A business losing money is sometimes referred to in the industry as an “asset sale” or turnaround opportunity. This type of business will be worth only a fraction of the cost of the original assets though this may be influenced by a prime location, favorable lease terms, or other, non-financial aspects.

Assets: Both physical and intangible assets contribute to valuation.

  • Equipment and Fixtures: Ensure all equipment is in good working order.
  • Intellectual Property: Consider the value of trademarks, recipes, and brand identity.

Section 4: Valuation Methods Explained:

  • Asset-Based Approach: This method calculates the value based on the sum of the restaurant's assets, minus liabilities. It’s useful for restaurants with significant physical assets. This method is generally applied to restaurants that are not making money or have been established for less than a year.

  • Income-Based Approach: This approach values the business based on its ability to generate revenue and profit. A Certified Restaurant Broker will look at the net income of the business and recast any expenses that benefit the owner and then add back any salaries that would accrue to a new operator. This approach calculates Seller’s Discretionary Earnings or SDE. It is also sometimes referred to as SDCF or Seller’s Discretionary Cash Flow.

Strong restaurant brokers with access to comparable sales will also compare your restaurant with similar businesses recently sold in the market and consider sale prices of comparable restaurants to confirm valuations.

Section 5: Expert Tips for Accurate Restaurant Valuations:

  • Engage with a Professional: Calculating the value of a restaurant is not an exercise to be undertaken after reading an article or two online. Consult with a Certified Restaurant Broker for an accurate, unbiased, and accurate valuation. They have the expertise to account for all factors impacting value.

  • Avoid Paying Valuation Fees: Professional restaurant brokers will generally provide services to provide the valuation free of charge. That’s the practice of the Certified Restaurant Brokers at We Sell Restaurants. Avoid firms that want to charge you thousands of dollars upfront for an opinion of value.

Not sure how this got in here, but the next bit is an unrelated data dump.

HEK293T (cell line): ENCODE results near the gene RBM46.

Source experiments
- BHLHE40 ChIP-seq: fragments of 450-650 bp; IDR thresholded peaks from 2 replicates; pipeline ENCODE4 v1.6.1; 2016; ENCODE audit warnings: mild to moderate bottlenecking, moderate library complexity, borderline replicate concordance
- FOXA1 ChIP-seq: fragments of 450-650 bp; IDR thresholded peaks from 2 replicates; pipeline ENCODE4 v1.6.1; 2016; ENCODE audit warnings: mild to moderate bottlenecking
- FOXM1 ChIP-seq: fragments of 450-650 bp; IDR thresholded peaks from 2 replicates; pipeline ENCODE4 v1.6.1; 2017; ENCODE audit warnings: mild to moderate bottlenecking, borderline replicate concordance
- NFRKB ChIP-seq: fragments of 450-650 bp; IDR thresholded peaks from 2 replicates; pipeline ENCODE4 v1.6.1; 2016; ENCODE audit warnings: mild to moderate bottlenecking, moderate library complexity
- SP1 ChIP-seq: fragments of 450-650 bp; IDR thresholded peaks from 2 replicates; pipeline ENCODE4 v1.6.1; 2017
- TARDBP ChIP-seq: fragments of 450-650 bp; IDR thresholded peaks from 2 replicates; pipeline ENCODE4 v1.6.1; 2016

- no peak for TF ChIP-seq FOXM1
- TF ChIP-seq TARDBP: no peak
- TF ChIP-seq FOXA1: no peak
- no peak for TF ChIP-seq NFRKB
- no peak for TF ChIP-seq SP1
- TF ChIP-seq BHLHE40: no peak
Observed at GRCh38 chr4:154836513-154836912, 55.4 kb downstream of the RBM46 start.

• Improving Value: A strong broker that knows the industry can provide you with specific strategies to enhance your restaurant's value if the number you are given is not where you want it to be. Suggestions might include:
                     Controlling Prime Costs: Control over three main costs contribute the most to the earnings of a restaurant business. Those are food costs, labor costs and occupancy costs. Bringing these in line can contribute strongly to profitability. 
                     Enhancing Operational Efficiency: Streamline processes to reduce costs and increase profitability.
                     Marketing and Branding Initiatives: Invest in marketing to boost top line sales, build brand awareness and customer loyalty.

Section 6: Common Pitfalls and How to Avoid Them:

  • Overestimating Value: Setting unrealistic expectations can deter potential buyers and prolong the sale process.

  • Ignoring Market Trends: Stay informed about industry trends and adjust your business strategies accordingly. Stay on top of new listings at website like We Sell Restaurants to understand where the market stands.

  • Neglecting Maintenance: Ensure your restaurant is well-maintained. Deferred maintenance can lower the perceived value and discourage buyers.

Conclusion: Understanding your restaurant's value is crucial for selling, expanding, and financial planning. Preparing for valuation involves maintaining accurate financial records and operational data, considering key factors, and choosing the appropriate valuation method.

 Free Restaurant Valuation Calculator

Additional Resources:

Links to Tools and Calculators: Utilize these tools to help you with the valuation process:

Further Reading: Explore these related articles and guides.

Contact Information: For professional valuation services, call or text (404) 800-6700 or contact us for a free evaluation.

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Robin slug photoCertified Restaurant Broker®, MBA, CBI, CFE, is the co-founder of We Sell Restaurants, a brand that has carved an unparalleled niche in the industry as the nation's leading and only business broker franchise focused on restaurants. Under Robin’s leadership, We Sell Restaurants has grown to 45 states where it dominates the restaurant for sale marketplace, including franchise resales, delivering on the founder’s vision to Sell More Restaurants Than Anyone Else. We Sell Restaurants was named one of the most influential suppliers and vendors in the country by Nation’s Restaurant News and has earned a position on INC 5000’s list of fastest growing privately held companies. Franchisees of We Sell Restaurants surveyed by Franchise Business Review placed it 25th in the nation in franchisee satisfaction.

Robin is the Chair of the Women’s Franchise Committee of IFA and is a member of the IFA Board of Directors. She is also an MBA and Certified Franchise Executive (CFE) and has her CBI (Certified Business Intermediary) designation from the International Business Brokers Association. She co-authored Appetite for Acquisition, a small business book award winner in 2012 and contributes frequently to industry press appearing in Forbes, QSR, Modern Restaurant Management, Franchise Update, and others. She has appeared on The TODAY Show as a restaurant expert and Entrepreneur Magazine has named her to their list of the “Top Influential Women in Franchising.”

Topics: Free valuation checklist